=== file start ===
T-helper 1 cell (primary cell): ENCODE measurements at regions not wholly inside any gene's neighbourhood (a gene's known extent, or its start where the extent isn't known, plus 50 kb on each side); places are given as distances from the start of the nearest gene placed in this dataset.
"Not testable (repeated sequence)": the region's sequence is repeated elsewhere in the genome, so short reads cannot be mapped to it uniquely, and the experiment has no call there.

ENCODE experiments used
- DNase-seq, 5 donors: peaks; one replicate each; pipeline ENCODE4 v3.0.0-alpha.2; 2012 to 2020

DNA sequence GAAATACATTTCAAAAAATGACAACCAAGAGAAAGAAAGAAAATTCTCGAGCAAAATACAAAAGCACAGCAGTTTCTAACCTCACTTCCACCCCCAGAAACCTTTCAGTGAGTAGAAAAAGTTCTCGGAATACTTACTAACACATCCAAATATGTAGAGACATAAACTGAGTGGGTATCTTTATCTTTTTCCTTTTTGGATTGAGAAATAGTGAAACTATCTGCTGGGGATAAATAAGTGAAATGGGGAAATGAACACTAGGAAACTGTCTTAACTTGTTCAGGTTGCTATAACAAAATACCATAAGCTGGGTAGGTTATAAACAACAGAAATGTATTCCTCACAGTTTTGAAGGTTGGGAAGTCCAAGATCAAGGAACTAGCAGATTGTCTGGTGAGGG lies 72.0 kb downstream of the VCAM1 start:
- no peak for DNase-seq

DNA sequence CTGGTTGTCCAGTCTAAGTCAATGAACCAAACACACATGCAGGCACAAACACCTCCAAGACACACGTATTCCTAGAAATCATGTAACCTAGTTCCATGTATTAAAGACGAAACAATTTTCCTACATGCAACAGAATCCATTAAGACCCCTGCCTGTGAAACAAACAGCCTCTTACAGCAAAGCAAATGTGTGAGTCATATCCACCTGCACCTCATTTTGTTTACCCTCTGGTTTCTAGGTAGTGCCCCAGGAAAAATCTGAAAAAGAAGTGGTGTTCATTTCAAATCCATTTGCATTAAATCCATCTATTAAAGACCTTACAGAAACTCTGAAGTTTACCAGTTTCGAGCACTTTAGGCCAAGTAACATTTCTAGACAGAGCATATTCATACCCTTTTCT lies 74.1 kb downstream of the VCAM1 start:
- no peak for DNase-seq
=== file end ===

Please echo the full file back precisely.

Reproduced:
T-helper 1 cell (primary cell): ENCODE measurements at regions not wholly inside any gene's neighbourhood (a gene's known extent, or its start where the extent isn't known, plus 50 kb on each side); places are given as distances from the start of the nearest gene placed in this dataset.
"Not testable (repeated sequence)": the region's sequence is repeated elsewhere in the genome, so short reads cannot be mapped to it uniquely, and the experiment has no call there.

ENCODE experiments used
- DNase-seq, 5 donors: peaks; one replicate each; pipeline ENCODE4 v3.0.0-alpha.2; 2012 to 2020

DNA sequence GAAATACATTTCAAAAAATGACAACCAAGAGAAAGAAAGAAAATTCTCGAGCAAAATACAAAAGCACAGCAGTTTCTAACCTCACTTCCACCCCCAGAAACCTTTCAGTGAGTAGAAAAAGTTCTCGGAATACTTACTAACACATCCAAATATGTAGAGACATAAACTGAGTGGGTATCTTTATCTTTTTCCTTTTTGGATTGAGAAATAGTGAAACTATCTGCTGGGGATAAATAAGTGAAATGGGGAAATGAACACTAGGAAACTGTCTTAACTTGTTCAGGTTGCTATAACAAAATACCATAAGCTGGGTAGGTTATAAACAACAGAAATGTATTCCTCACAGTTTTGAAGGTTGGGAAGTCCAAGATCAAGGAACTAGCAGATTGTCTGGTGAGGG lies 72.0 kb downstream of the VCAM1 start:
- no peak for DNase-seq

DNA sequence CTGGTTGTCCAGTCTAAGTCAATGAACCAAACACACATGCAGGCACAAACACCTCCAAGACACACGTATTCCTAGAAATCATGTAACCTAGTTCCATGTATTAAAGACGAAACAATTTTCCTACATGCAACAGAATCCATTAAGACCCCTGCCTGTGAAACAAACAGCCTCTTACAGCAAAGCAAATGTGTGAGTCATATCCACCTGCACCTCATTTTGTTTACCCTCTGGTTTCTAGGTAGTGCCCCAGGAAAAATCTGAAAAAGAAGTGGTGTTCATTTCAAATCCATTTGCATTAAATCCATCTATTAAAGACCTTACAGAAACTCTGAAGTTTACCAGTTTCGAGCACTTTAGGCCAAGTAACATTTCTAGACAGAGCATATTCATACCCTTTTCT lies 74.1 kb downstream of the VCAM1 start:
- no peak for DNase-seq